Goofaholix wrote:Observing the breath at the nostrils tends to lead to a sharper focus, observing at the abdomen tends to lead to a broader concentration. The former is generally more recommended for jhana practice however sometimes people find it too tight or makes awareness centred around the head too much.
Sayadaw U Pandita wrote:Ānāpānassati can take two directions. If the meditator strives to be mindful of the form or manner of the in-breath and the out-breath, then it is samatha meditation and leads to one-pointedness of mind. On the other hand, if the meditator notes the sensation of the in-breath and out-breath as it moves and touches, then it is vipassanā meditation. The element of wind or motion (vāyo-dhātu) is matter (rūpa), while the awareness or consciousness of the sensation is mind (nāma). Therefore, ānāpānassati can be considered as vipassanā, and can lead to high levels of insight wisdom.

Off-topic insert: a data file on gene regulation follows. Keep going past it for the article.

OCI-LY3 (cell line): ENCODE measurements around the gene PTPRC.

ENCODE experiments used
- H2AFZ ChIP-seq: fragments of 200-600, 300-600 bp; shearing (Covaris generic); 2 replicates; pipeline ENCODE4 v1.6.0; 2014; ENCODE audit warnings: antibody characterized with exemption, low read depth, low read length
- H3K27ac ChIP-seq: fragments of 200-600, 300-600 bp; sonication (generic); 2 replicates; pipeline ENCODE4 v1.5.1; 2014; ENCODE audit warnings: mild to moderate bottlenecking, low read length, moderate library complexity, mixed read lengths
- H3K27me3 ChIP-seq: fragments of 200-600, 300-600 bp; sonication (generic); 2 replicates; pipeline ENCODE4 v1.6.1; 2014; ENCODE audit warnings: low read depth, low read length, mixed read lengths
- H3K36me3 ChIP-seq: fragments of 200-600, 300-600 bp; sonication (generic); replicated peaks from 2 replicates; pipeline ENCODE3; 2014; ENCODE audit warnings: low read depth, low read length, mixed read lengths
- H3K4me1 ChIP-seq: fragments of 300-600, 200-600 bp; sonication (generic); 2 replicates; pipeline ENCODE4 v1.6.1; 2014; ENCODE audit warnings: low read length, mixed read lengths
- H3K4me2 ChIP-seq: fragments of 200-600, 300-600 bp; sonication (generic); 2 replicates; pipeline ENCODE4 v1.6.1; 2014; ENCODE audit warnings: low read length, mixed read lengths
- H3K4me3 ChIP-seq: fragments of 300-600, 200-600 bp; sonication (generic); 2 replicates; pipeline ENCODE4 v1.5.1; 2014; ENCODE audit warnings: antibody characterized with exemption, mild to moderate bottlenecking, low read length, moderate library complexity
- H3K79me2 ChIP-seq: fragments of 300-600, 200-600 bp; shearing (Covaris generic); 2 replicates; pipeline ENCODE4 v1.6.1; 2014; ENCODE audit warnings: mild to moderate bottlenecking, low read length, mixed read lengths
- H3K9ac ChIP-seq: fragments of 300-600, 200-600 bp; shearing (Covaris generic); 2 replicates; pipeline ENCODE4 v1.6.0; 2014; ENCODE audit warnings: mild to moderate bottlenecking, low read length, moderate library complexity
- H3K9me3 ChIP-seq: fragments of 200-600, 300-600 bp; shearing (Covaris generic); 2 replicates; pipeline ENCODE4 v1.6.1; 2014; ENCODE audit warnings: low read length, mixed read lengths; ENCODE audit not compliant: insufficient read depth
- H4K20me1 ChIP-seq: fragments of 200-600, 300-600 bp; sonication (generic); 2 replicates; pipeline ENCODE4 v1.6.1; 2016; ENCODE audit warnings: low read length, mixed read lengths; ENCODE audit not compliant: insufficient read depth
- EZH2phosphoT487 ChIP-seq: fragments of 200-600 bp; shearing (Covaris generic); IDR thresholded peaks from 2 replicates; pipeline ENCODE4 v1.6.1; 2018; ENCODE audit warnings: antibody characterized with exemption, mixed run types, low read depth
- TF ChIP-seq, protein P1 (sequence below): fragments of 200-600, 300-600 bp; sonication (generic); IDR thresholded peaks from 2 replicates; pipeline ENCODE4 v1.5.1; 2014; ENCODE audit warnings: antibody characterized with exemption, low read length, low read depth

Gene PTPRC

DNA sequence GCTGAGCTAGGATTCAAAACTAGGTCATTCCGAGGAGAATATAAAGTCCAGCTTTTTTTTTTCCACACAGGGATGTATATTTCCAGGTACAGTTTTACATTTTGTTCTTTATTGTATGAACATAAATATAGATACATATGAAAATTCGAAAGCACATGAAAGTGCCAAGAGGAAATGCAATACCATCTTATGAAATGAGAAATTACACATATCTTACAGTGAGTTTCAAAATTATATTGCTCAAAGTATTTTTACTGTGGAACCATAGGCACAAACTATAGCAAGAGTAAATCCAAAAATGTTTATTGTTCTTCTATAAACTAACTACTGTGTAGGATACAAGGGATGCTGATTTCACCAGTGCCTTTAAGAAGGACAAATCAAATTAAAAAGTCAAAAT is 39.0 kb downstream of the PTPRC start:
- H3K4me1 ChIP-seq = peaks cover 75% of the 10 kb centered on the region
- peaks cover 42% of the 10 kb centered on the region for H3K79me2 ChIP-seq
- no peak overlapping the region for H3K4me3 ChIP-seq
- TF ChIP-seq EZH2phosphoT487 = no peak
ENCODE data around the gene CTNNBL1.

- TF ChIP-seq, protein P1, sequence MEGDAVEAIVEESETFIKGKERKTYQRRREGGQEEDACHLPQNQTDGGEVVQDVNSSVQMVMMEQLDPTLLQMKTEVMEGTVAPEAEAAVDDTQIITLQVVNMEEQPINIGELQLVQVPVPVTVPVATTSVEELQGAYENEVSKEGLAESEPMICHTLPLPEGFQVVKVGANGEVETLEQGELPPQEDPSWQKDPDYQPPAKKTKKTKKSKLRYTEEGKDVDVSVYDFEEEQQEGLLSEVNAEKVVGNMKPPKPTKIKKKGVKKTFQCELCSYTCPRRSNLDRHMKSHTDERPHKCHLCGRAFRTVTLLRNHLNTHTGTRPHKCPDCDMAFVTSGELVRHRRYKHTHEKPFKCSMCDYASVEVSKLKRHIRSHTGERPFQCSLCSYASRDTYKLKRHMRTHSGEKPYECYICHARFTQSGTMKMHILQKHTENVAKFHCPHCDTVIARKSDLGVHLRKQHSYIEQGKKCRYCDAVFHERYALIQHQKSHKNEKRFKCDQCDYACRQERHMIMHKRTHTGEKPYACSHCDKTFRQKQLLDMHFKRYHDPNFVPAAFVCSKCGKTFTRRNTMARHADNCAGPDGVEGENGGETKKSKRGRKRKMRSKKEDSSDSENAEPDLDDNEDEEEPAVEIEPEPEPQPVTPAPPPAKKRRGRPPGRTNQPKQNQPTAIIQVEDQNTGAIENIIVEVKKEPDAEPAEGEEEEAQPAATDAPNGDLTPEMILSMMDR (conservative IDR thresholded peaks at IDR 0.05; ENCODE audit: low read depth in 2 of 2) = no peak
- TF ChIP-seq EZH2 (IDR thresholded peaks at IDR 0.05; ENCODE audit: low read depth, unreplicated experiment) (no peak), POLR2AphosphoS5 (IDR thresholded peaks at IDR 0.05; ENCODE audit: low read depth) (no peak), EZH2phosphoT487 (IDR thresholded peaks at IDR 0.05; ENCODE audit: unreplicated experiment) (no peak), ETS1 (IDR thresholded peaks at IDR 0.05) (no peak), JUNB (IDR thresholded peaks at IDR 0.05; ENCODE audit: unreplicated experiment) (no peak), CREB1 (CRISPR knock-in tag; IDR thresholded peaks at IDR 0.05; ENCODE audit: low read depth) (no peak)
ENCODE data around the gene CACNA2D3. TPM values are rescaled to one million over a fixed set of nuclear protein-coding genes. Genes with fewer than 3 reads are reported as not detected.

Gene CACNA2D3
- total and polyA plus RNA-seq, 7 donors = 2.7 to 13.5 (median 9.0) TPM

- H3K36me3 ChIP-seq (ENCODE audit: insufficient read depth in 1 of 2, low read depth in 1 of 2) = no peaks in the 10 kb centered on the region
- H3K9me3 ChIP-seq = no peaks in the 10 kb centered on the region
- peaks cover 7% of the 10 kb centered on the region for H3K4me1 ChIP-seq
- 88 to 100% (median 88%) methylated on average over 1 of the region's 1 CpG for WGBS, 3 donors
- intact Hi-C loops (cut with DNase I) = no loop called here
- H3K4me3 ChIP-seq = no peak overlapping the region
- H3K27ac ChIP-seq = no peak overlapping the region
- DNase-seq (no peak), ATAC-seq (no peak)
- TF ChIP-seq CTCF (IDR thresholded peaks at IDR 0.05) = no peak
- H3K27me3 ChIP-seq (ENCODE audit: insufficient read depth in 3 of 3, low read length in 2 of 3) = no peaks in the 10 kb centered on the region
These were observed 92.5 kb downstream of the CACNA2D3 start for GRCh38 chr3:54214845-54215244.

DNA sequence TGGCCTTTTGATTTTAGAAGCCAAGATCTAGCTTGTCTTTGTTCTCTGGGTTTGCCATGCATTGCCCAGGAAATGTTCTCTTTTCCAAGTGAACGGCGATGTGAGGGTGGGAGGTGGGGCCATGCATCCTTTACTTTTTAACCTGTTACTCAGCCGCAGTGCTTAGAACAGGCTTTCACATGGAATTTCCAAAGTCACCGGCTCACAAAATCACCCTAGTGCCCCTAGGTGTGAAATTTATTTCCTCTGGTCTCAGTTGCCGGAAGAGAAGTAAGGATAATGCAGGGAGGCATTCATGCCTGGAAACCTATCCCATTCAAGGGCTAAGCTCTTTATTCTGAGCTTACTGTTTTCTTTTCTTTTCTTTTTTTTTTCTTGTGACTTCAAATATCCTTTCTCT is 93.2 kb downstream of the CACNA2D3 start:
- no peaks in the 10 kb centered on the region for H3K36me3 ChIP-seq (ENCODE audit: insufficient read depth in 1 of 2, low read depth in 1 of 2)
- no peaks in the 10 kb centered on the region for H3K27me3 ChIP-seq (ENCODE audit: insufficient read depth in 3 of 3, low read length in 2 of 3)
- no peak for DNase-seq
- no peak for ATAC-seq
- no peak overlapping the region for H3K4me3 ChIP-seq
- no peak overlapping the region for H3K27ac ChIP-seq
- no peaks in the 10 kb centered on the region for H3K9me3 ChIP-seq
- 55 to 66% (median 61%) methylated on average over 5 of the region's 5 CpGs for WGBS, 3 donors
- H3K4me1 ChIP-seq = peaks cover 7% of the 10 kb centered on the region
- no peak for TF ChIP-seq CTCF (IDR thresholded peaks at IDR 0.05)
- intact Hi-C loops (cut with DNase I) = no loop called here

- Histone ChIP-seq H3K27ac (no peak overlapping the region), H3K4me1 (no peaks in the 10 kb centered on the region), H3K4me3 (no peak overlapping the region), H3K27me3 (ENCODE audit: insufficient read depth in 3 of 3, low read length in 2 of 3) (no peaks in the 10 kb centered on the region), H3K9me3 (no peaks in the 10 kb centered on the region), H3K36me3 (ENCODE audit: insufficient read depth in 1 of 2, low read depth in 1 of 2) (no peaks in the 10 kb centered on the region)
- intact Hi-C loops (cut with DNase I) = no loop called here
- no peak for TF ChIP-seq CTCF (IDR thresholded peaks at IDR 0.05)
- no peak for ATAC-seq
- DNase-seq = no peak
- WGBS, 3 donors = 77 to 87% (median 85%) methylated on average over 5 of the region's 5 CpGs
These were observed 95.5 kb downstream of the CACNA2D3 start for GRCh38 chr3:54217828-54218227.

If you locate the breath at the tip of your nose then it becomes “nose awareness,” not
breath awareness, and if you locate it at your abdomen then it becomes
“abdomen awareness.” Just ask yourself right now:“Am I breathing in
or breathing out? How do I know?” There! The experience that tells
you what the breath is doing, that is what you focus on. Let go of the
concern about where this experience is located. Just focus on the experience itself.
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